Economic recovery drives gains for Australian share market
July 19, 2021
Rapid economic recovery and low interest rates drove strong gains for the Australian share market in the last quarter.
Growth assets finished the financial year with strong gains, due to a recovery from the market lows of a year ago, which were triggered by the COVID-19 outbreak.
Since then, central banks have lowered interest rates to near zero, while governments have provided massive fiscal support.
In addition, several COVID-19 vaccines have been developed and are being distributed globally.
The global economy has been experiencing some recovery from the 2020 lows, with the International Monetary Fund (IMF) forecasting 6 per cent growth in 2021 and 4.4 per cent growth in 2022. However, the recovery remains uneven, with COVID-19 outbreaks still causing lockdowns in various countries, including Australia, and vaccination rates varying wildly across the world.
In Australia, the economic recovery has been stronger than expected, with the Reserve Bank of Australia (RBA) expecting growth of 4.75 per cent in 2021 and the unemployment rate to fall below 5 per cent.
Fiscal and monetary policy remains very accommodative, and strength in commodity prices is also supportive. However, COVID-19 outbreaks continue to disrupt the recovery, particularly in Victoria and New South Wales, but have been typically short-lived.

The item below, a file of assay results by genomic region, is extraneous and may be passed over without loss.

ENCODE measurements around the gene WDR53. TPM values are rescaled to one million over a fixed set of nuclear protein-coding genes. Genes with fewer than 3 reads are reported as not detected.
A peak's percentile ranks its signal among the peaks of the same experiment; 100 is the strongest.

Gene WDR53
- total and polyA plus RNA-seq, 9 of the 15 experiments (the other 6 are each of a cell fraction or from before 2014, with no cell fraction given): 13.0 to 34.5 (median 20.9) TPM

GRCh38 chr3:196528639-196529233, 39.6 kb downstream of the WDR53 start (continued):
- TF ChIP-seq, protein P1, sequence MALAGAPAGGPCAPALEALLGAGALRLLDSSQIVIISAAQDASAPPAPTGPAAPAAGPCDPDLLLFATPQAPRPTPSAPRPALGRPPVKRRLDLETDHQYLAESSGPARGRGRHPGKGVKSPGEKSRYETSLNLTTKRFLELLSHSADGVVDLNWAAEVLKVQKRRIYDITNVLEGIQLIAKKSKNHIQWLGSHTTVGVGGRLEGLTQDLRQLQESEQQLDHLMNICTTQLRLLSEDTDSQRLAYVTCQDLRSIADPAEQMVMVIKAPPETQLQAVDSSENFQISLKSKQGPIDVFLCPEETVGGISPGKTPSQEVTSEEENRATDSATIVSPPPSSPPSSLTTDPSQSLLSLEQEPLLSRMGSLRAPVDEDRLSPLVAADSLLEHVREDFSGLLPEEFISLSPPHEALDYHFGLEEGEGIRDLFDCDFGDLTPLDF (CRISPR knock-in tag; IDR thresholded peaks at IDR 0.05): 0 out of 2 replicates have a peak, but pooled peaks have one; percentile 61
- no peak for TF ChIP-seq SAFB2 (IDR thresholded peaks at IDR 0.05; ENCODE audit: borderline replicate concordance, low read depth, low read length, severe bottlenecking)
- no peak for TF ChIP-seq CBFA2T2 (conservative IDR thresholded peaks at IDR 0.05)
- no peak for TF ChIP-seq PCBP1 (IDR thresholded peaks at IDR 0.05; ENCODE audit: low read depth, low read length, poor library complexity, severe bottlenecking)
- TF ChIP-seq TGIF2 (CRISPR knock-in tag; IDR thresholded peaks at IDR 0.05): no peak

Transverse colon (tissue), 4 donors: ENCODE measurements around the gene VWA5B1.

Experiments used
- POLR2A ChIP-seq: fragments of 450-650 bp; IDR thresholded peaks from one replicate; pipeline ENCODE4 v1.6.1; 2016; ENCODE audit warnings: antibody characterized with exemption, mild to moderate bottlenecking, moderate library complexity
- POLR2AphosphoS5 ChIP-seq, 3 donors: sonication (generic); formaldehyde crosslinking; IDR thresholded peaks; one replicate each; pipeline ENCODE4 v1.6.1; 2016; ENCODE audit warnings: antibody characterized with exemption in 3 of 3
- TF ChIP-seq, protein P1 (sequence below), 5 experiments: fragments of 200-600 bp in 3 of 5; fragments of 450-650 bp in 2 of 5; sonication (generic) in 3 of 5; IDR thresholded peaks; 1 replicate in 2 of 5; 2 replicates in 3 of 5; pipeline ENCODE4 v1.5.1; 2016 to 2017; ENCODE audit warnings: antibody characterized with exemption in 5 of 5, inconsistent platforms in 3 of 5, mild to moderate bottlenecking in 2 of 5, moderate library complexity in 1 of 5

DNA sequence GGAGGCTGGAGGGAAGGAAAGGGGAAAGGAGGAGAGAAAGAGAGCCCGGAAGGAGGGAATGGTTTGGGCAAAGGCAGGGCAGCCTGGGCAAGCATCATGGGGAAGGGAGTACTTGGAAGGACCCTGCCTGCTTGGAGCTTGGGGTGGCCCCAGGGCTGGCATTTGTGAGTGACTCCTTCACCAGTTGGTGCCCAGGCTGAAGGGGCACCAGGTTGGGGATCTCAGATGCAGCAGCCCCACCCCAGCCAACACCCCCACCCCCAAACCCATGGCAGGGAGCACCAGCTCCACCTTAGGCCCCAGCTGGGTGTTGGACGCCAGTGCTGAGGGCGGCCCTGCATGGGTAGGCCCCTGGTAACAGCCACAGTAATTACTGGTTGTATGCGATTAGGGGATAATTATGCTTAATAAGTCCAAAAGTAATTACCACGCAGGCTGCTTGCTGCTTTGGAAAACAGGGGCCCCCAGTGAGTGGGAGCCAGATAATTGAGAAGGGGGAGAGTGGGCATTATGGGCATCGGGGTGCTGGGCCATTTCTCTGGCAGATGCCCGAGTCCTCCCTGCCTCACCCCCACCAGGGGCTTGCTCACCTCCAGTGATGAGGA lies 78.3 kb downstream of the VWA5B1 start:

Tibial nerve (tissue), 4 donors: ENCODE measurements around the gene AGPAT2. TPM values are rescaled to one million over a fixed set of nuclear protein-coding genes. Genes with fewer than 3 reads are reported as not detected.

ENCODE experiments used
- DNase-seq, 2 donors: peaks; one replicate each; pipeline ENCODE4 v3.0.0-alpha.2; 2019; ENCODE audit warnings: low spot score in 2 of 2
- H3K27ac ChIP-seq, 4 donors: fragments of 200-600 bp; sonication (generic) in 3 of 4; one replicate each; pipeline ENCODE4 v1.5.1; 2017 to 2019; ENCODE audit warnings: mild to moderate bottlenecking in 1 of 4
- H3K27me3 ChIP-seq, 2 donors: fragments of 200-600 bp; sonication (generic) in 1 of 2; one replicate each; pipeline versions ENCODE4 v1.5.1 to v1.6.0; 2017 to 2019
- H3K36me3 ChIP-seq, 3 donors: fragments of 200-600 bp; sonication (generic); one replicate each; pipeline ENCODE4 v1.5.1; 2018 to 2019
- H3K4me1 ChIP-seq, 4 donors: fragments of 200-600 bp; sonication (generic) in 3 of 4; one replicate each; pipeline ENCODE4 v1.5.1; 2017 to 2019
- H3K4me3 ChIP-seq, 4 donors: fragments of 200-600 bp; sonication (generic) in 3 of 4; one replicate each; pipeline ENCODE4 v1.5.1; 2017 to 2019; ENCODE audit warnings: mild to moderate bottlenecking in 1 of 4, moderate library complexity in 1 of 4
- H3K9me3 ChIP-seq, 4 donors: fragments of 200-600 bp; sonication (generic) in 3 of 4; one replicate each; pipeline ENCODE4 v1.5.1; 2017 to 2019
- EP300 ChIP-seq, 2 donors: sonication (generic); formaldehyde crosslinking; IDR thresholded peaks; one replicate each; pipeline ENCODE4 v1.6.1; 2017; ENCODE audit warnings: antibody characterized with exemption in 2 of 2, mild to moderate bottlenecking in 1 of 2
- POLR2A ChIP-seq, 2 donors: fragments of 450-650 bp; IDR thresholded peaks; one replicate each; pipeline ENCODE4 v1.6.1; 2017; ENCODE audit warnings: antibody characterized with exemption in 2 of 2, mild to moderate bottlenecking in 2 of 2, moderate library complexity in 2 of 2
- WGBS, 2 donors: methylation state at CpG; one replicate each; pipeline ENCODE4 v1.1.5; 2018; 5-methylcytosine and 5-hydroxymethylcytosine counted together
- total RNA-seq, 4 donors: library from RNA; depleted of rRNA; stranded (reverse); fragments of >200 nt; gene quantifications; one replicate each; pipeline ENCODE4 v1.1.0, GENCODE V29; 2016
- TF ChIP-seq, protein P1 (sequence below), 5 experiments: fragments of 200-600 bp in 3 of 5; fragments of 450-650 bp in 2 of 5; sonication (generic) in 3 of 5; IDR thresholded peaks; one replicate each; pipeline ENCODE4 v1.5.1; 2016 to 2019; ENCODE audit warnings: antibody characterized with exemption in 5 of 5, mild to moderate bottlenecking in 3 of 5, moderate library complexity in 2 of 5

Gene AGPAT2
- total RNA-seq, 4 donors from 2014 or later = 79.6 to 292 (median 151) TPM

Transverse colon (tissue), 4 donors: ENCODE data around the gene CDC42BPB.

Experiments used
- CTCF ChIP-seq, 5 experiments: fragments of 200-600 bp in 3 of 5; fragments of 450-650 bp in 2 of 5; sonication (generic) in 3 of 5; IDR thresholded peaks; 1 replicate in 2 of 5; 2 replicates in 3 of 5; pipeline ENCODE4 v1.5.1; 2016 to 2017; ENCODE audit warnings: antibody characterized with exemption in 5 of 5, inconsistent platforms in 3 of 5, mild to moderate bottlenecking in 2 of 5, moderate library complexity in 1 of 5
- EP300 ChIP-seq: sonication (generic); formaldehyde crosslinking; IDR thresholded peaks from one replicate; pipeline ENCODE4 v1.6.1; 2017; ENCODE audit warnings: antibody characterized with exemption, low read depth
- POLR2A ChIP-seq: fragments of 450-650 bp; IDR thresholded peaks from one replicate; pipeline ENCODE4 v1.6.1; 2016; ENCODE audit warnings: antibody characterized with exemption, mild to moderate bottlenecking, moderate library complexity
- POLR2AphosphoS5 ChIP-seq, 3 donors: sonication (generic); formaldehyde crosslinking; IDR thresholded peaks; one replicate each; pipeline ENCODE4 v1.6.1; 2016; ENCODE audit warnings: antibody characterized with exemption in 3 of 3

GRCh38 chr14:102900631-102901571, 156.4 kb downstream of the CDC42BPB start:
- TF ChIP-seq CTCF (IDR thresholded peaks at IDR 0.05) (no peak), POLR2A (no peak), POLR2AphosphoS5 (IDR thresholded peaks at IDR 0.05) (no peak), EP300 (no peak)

The Australian share market finished the financial year with a strong gain of 27.8 per cent, which was mostly driven by the financial (+40.6 per cent) and material (+34.5 per cent) sectors, which together represent more than 50 per cent of the S&P/ASX 200 index (financials represent about 30 per cent of the index and materials represent about 21 per cent).
Banks staged a sharp rally from their lows, as low interest rates led to a recovery in the economy and lending volumes, while also reducing the threat of loan impairments. Resource stocks also recovered on buoyant commodity prices.
Moving forward, we expect the rally in banks and resources to level out, and for other sectors to outperform.
The main short-term risk continues to be around COVID-19 outbreaks, which recently resulted in Victoria and New South Wales entering extended lockdowns. However, this has led to renewed focus on vaccination and quarantine procedures, which should be positive in the long-term.
Generally, the outlook remains positive for growth assets (equities, property, and infrastructure), on the prospect of economic growth rebounding and having accommodative fiscal and monetary policy. However, the possibility of rising inflation and interest rates remains the key risk to bond and equity markets.
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